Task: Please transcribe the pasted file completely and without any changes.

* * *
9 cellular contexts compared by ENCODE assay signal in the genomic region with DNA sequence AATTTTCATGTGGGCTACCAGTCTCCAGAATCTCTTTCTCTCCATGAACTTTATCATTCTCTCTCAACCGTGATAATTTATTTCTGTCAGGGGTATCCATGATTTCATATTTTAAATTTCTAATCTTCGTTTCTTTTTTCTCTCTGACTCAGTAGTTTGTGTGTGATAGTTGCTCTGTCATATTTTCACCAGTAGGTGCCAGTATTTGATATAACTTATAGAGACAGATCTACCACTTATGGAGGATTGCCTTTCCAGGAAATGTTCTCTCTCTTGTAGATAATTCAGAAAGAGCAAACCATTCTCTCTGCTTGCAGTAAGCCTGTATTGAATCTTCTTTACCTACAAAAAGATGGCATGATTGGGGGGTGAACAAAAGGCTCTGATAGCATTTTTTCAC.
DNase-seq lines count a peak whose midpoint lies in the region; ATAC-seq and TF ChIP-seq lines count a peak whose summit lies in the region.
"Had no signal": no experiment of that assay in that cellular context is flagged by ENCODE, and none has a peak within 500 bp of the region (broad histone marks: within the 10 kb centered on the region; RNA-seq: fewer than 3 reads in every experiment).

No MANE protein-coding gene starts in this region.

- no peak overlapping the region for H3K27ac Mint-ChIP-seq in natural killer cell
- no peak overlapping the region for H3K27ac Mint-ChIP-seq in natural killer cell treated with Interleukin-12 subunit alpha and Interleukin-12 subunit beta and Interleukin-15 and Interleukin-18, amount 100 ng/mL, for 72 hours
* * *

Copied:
9 cellular contexts compared by ENCODE assay signal in the genomic region with DNA sequence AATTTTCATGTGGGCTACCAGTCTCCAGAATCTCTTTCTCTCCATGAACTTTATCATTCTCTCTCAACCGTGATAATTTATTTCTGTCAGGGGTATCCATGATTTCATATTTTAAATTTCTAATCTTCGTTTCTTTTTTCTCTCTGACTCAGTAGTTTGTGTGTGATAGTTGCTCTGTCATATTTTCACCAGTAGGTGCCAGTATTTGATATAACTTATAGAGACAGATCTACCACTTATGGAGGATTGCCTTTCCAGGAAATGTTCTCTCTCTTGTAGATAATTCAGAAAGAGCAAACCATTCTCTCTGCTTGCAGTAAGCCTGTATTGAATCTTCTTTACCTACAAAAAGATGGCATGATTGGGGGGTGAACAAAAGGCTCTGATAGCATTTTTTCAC.
DNase-seq lines count a peak whose midpoint lies in the region; ATAC-seq and TF ChIP-seq lines count a peak whose summit lies in the region.
"Had no signal": no experiment of that assay in that cellular context is flagged by ENCODE, and none has a peak within 500 bp of the region (broad histone marks: within the 10 kb centered on the region; RNA-seq: fewer than 3 reads in every experiment).

No MANE protein-coding gene starts in this region.

- no peak overlapping the region for H3K27ac Mint-ChIP-seq in natural killer cell
- no peak overlapping the region for H3K27ac Mint-ChIP-seq in natural killer cell treated with Interleukin-12 subunit alpha and Interleukin-12 subunit beta and Interleukin-15 and Interleukin-18, amount 100 ng/mL, for 72 hours